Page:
Alan Seidler first attracted widespread attention in 1975 with his Blue Goose LP The Duke of Ook. On its cover, an unflattering caricature by R. Crumb gave the impression that Seidler was a frowsy nut-ball, and his "Oozing Cyst Blues" seemed to bear out that assumption. Years later, the Albany Records release of The Mystic Trumpeter: Vocal and Choral Works 1990-2006 and the posting of Seidler's own online biographical musings revealed a profoundly poetic and philosophically inclined individual. A life-long non-conformist, Seidler grew up in the '50s, received piano tuition at home, and began composing at the age of seven. One primary influence was Frederic Chopin. By the time he was ten he had inadvertently emulated Darius Milhaud by penning 21 short symphonies and three very brief operas. Thanks largely to his grandmothers, young Seidler also fell under the sway of early 20th century popular music. At 17 he enrolled at Juilliard where he majored in composition, learned orchestration, wrote art songs, studied music theory with Vincent Persichetti, and devised an overture in the form of an homage to Charles Ives.
Encountering considerable opposition to his setting of Walt Whitman's The Last Invocation, Seidler responded with Tracks for Orchestra, a challenging work of gargantuan proportions. Tiring of the constraints inherent in musical academia, he began collaborating with renegade musicians and creative theatrical artists, coming up with dissonant vocal contortionist works like Why Cover Pigeonholes with Fortuna? Although Sonnet, the first of his collaborations with poet Timothy Aurthur, was well received at Alice Tully Hall, inside Juilliard, Seidler's deliberately iconoclastic works met with considerable resistance. His final Juilliard opus, Three Profundities for Screaming Unison Chorus, was angrily dismissed by Elliott Carter as "the worst piece of music ever written in the State of New York."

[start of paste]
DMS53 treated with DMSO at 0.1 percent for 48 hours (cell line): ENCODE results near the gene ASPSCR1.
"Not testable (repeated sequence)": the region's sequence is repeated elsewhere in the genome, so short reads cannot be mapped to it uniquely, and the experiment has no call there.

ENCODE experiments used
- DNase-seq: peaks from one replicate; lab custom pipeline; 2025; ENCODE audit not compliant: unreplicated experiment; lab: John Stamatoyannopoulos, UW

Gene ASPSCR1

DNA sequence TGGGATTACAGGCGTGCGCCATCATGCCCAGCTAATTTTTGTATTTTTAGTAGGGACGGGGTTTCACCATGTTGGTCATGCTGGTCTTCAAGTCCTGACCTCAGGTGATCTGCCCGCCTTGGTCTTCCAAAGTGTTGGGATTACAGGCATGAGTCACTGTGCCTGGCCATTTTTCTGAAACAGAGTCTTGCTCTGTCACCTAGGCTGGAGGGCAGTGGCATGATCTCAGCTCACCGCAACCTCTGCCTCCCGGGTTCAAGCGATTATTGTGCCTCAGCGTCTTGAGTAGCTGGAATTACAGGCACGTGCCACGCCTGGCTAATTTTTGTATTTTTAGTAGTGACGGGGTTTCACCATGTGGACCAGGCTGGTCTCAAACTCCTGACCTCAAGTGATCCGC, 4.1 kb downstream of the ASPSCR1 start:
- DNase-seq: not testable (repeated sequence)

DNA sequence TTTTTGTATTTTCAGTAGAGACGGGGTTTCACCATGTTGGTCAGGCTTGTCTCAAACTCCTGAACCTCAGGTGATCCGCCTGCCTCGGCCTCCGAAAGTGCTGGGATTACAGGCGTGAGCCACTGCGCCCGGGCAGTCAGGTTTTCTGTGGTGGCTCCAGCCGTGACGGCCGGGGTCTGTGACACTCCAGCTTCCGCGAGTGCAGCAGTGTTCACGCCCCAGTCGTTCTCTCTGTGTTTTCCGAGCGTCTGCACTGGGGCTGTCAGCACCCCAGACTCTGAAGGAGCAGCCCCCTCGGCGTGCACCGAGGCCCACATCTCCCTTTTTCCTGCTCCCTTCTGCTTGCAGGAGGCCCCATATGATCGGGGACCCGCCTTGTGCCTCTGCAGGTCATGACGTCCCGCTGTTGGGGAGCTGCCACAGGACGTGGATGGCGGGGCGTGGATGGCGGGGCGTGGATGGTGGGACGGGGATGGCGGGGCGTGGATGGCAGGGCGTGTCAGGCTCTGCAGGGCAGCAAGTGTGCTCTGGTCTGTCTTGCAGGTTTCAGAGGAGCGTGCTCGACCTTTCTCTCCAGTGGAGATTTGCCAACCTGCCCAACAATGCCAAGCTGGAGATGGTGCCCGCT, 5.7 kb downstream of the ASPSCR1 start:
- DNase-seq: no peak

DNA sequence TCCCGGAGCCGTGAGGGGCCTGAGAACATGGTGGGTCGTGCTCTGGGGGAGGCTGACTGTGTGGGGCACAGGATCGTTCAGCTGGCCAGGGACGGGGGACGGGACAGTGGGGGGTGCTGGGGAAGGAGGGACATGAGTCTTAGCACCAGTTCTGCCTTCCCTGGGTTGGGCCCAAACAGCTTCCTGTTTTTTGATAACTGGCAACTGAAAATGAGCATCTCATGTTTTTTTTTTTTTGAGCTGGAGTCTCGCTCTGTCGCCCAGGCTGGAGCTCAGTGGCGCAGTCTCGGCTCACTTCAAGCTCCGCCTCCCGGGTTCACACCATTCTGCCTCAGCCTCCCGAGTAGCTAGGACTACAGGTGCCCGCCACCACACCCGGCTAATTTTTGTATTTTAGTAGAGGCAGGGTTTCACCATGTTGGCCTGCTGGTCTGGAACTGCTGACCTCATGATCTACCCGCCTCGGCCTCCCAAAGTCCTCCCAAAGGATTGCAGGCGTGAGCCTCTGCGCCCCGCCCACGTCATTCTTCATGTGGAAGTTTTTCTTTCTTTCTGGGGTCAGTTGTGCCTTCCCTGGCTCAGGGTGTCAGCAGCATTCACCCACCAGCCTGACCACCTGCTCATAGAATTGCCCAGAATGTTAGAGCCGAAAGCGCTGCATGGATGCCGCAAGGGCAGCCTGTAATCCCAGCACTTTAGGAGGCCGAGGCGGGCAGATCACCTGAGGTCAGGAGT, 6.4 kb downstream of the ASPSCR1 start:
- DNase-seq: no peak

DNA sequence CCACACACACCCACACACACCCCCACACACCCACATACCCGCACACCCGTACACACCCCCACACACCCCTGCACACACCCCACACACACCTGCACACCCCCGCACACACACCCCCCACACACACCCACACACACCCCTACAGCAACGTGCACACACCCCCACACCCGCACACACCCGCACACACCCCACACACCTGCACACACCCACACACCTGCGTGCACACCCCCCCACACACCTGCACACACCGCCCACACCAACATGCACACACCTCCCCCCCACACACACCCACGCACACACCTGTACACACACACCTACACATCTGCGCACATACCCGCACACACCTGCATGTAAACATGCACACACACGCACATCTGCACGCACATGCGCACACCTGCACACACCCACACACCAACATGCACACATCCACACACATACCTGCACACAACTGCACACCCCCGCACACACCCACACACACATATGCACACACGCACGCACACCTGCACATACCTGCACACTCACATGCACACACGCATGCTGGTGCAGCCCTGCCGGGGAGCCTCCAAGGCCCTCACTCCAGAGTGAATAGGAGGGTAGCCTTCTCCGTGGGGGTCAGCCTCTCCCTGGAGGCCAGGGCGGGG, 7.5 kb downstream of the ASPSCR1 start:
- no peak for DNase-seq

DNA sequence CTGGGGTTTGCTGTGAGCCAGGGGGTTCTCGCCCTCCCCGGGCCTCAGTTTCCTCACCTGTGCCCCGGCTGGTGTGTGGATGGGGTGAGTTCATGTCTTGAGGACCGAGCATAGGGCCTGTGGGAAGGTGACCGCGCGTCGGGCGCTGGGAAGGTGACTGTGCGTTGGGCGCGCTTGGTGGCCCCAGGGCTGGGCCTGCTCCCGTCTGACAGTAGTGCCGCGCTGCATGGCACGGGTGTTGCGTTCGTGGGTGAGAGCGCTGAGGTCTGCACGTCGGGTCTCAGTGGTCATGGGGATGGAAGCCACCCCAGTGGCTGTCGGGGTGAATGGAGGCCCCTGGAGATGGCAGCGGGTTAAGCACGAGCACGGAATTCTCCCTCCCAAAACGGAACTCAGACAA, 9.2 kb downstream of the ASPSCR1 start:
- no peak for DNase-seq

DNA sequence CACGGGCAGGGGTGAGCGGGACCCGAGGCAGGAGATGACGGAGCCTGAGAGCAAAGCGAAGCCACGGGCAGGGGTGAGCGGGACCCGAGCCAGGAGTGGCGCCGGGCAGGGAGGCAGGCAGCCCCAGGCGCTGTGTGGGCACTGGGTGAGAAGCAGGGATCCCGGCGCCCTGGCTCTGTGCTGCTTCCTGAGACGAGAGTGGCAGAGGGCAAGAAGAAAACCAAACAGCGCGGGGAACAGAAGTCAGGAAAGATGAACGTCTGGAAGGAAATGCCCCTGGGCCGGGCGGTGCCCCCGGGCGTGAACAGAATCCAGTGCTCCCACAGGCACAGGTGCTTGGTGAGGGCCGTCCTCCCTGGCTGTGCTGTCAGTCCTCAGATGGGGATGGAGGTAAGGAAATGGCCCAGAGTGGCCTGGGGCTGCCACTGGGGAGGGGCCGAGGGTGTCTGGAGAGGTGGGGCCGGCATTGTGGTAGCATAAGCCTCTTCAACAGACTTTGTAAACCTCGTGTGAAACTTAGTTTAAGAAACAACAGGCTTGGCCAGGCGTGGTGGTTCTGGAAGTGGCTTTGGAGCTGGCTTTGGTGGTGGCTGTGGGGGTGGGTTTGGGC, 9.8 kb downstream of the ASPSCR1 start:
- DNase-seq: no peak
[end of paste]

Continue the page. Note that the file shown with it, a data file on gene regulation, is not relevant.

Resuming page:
After more or less getting himself thrown out of one of the most prestigious music schools in the country, Seidler indulged in his favorite pastime which consisted of playing piano in bars while singing like an old-time vaudeville tenor. He also absorbed live jazz in the clubs, played a lot of intermission piano, and appeared regularly as guest musicologist on WBAI FM, discussing antiquated pop music with Ian Whitcomb. According to music historian Stephen Calt, Seidler was the original co-composer of Al Green's gospel hit "God Is Standing By," but lost out when his collaborator Jeff Dews sold the song to Johnnie Taylor for 50bucks. In 1972, after creating a new score for F.W. Murnau's classic vampire film Nosferatu, Seidler signed a six-year contract with Nick Perls and his Yazoo subsidiary Blue Goose Records, and teamed up with John Fahey to back British vocalist Jo Ann Kelly on two old-time blues tunes, Bo Carter's "Pigmeat Blues" and Lucille Bogan's "Tricks Ain't Walking No More." He also sat in with composer and ragtime piano legend Eubie Blake. In 1974, he presented a vaudeville revue at Carnegie Hall and recorded a solo piano album for Takoma Records, Morning Impromptus/Evening Bacchanals, but it was only released on eight-track tape.